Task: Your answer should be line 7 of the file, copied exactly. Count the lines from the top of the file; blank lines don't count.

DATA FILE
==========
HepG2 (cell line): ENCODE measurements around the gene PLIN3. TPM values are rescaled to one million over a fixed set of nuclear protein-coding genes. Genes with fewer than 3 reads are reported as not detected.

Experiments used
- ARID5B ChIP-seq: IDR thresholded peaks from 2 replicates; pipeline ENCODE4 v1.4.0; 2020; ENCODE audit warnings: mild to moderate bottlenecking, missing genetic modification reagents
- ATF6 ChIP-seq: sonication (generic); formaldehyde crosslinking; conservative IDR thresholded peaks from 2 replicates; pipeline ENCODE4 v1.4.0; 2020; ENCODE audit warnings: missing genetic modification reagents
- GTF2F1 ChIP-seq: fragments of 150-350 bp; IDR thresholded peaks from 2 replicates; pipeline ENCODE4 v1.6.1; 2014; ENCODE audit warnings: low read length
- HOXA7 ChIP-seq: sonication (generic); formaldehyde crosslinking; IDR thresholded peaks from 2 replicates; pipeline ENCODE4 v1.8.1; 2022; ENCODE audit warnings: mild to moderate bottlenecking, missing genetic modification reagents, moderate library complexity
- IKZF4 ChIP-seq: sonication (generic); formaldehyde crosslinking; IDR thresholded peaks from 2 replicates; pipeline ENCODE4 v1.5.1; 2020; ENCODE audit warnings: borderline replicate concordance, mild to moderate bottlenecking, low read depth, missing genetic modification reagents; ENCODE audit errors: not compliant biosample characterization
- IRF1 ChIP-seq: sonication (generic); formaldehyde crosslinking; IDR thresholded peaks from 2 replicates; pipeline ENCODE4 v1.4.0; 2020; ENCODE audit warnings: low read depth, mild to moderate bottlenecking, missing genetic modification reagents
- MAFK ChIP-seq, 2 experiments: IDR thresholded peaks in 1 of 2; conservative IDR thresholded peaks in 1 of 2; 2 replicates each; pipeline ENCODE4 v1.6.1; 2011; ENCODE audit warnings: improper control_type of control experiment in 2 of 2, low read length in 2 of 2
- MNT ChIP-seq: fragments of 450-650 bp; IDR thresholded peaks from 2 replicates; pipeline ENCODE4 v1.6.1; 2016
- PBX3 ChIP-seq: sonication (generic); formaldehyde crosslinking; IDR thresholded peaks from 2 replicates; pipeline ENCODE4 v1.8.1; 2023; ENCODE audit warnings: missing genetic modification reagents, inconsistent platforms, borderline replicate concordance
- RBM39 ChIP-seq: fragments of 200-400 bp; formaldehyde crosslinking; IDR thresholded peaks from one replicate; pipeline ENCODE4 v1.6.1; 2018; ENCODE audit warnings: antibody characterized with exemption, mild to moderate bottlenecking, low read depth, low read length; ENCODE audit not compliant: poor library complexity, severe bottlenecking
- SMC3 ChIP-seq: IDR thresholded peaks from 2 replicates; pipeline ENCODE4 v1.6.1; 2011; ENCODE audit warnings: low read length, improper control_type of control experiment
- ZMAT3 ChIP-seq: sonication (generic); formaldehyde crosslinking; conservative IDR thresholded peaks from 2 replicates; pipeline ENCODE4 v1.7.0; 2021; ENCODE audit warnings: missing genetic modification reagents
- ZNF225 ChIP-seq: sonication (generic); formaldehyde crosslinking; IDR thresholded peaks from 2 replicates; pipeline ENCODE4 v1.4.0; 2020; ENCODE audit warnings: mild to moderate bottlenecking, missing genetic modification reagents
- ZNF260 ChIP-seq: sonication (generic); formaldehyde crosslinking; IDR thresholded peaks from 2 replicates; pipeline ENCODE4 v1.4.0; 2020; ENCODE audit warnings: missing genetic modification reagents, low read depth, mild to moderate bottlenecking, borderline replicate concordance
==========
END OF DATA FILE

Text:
- IKZF4 ChIP-seq: sonication (generic); formaldehyde crosslinking; IDR thresholded peaks from 2 replicates; pipeline ENCODE4 v1.5.1; 2020; ENCODE audit warnings: borderline replicate concordance, mild to moderate bottlenecking, low read depth, missing genetic modification reagents; ENCODE audit errors: not compliant biosample characterization